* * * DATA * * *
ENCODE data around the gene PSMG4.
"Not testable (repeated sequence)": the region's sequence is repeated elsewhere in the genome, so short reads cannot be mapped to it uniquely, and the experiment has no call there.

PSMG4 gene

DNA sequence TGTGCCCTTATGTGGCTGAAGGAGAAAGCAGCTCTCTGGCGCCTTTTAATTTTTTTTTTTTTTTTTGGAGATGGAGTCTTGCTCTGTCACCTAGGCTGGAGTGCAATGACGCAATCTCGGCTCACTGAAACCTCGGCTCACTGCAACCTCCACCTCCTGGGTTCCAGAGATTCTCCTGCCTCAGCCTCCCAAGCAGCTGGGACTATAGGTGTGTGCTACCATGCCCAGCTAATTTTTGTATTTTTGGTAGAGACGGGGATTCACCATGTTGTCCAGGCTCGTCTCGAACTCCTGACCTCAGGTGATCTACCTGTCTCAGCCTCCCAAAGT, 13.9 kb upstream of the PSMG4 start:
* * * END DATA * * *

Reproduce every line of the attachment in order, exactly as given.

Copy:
ENCODE data around the gene PSMG4.
"Not testable (repeated sequence)": the region's sequence is repeated elsewhere in the genome, so short reads cannot be mapped to it uniquely, and the experiment has no call there.

PSMG4 gene

DNA sequence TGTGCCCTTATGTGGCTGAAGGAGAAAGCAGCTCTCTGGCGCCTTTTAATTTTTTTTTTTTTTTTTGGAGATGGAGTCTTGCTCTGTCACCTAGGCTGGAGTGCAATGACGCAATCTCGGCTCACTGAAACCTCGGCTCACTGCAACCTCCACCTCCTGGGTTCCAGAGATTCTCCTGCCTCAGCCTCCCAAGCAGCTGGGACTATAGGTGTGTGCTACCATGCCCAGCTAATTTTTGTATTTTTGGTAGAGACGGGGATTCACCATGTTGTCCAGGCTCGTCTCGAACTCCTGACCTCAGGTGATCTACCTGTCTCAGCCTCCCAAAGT, 13.9 kb upstream of the PSMG4 start: